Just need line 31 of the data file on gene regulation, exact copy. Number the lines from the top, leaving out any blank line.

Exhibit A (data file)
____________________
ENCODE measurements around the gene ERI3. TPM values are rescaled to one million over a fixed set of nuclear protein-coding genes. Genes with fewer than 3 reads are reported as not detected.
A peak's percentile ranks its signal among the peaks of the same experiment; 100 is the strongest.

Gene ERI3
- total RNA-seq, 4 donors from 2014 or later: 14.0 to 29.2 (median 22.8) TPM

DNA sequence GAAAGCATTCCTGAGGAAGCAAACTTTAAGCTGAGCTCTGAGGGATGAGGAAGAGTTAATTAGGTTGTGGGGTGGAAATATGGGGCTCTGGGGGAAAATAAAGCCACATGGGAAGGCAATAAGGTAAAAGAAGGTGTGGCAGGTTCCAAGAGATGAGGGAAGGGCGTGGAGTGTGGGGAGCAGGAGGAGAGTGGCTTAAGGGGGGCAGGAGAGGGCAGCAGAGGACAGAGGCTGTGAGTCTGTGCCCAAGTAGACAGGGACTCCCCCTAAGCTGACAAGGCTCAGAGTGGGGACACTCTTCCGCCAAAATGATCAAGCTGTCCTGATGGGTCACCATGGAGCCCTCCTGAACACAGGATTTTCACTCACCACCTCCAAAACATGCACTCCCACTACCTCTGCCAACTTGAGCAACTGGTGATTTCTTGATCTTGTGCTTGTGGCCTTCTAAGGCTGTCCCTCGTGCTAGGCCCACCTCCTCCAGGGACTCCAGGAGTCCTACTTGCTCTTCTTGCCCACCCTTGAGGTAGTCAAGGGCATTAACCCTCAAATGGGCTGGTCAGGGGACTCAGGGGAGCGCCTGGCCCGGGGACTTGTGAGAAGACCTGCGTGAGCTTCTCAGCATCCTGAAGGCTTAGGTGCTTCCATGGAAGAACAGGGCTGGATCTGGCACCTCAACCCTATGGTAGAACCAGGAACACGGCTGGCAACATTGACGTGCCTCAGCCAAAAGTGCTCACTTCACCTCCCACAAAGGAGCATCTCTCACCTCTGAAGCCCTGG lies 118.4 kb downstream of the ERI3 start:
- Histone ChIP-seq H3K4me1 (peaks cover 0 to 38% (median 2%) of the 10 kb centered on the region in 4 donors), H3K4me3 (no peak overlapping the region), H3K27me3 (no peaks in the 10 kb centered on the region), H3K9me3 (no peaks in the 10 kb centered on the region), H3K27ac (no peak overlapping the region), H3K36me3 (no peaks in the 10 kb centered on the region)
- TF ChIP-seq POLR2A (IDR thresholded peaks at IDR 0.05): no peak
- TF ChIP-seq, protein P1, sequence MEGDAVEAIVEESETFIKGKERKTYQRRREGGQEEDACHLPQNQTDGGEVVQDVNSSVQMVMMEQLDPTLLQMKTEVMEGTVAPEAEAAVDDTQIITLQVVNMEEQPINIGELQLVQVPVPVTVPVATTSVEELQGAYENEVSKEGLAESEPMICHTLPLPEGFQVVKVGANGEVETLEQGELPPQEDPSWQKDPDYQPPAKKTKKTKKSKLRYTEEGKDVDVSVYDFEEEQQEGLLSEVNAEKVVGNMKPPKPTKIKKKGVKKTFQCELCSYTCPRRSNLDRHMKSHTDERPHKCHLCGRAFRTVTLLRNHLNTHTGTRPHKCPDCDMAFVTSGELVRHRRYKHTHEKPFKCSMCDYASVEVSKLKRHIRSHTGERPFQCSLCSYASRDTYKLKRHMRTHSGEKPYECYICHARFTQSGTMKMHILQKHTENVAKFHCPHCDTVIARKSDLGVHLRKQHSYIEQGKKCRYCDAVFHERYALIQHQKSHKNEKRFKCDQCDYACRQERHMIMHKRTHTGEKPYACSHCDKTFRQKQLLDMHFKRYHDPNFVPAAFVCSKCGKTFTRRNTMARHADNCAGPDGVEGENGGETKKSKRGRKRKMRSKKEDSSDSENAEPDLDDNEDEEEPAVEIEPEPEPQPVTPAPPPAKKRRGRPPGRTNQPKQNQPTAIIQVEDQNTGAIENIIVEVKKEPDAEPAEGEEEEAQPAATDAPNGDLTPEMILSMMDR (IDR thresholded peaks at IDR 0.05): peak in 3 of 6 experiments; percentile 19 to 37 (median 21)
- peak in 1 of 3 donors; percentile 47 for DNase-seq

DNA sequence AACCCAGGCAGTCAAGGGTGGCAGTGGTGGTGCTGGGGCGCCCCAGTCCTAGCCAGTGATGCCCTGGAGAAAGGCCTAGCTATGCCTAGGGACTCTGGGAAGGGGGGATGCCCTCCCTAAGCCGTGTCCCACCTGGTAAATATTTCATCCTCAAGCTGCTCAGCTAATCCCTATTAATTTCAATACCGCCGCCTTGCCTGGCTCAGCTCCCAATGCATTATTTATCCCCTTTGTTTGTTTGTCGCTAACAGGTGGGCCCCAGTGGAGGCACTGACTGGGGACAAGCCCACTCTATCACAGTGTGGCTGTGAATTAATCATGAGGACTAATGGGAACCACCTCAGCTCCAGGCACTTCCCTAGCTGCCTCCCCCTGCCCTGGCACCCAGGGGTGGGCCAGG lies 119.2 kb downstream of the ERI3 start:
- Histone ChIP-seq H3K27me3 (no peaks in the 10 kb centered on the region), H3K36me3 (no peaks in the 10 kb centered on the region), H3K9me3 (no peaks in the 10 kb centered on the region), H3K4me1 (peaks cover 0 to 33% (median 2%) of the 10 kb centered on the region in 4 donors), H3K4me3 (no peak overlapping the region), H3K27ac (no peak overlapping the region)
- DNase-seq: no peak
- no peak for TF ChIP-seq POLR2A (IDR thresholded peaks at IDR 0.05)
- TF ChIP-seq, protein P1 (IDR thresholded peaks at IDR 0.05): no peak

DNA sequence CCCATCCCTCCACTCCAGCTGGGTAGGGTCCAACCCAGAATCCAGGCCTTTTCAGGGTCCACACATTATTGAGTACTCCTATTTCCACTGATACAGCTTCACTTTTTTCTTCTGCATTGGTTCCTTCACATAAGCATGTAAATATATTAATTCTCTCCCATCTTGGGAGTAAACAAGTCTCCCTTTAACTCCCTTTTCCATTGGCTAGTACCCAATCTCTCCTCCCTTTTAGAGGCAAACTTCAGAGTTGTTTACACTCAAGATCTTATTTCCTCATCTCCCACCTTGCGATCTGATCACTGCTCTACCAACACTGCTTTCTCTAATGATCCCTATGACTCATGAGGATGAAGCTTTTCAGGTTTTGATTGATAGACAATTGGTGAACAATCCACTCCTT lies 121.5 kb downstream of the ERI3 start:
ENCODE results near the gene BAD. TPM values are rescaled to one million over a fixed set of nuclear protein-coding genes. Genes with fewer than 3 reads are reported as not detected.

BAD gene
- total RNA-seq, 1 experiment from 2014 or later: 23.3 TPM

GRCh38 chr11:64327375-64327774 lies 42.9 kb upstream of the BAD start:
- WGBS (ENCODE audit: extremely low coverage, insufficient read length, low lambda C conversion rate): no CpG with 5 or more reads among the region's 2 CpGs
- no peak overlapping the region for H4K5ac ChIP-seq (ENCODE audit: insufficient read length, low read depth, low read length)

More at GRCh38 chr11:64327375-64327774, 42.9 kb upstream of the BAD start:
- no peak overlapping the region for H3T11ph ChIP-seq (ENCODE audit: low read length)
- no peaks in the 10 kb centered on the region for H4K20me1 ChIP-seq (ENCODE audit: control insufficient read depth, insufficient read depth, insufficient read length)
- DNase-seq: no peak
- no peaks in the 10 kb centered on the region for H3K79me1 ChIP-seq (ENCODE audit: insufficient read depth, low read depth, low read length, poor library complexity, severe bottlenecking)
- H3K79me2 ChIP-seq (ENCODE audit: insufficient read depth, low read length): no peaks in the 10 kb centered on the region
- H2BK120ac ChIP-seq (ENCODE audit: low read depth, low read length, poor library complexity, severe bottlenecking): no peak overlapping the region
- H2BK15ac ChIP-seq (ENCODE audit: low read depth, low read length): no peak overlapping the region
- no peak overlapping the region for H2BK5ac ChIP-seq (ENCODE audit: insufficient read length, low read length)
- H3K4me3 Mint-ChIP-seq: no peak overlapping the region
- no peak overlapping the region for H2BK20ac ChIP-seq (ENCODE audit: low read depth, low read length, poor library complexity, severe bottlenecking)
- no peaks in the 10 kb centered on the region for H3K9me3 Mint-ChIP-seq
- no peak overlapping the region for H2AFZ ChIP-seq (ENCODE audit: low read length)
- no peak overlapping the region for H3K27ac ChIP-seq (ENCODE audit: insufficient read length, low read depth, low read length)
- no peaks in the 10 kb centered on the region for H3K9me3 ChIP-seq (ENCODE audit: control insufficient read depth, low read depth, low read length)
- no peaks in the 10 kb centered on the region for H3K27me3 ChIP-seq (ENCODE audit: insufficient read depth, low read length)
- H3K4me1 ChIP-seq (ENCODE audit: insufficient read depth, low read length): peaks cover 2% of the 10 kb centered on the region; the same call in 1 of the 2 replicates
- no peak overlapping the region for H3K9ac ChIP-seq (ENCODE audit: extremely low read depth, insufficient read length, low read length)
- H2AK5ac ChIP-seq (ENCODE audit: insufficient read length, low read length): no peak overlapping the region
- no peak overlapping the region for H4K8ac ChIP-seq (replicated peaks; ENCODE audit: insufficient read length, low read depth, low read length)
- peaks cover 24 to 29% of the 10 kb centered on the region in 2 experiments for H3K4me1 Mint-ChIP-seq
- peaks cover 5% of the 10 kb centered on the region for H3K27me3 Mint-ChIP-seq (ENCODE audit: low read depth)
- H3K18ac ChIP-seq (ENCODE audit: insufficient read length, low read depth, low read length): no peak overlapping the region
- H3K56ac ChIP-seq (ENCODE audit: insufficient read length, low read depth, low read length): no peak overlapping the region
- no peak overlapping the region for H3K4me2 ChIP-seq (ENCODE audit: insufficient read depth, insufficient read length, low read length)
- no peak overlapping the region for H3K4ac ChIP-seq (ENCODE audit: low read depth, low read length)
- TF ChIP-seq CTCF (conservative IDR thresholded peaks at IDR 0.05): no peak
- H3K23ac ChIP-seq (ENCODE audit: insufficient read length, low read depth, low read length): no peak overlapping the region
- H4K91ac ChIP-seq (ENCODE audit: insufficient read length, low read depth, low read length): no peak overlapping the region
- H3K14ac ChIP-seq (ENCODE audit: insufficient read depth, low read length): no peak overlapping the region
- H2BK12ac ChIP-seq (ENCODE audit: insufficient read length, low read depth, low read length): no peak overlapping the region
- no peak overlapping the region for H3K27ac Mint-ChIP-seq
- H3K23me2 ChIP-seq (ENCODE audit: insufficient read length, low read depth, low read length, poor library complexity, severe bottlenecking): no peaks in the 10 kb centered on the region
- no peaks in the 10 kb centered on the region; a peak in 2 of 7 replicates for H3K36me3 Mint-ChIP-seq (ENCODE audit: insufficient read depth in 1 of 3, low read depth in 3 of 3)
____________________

- H3K4me3 Mint-ChIP-seq: no peak overlapping the region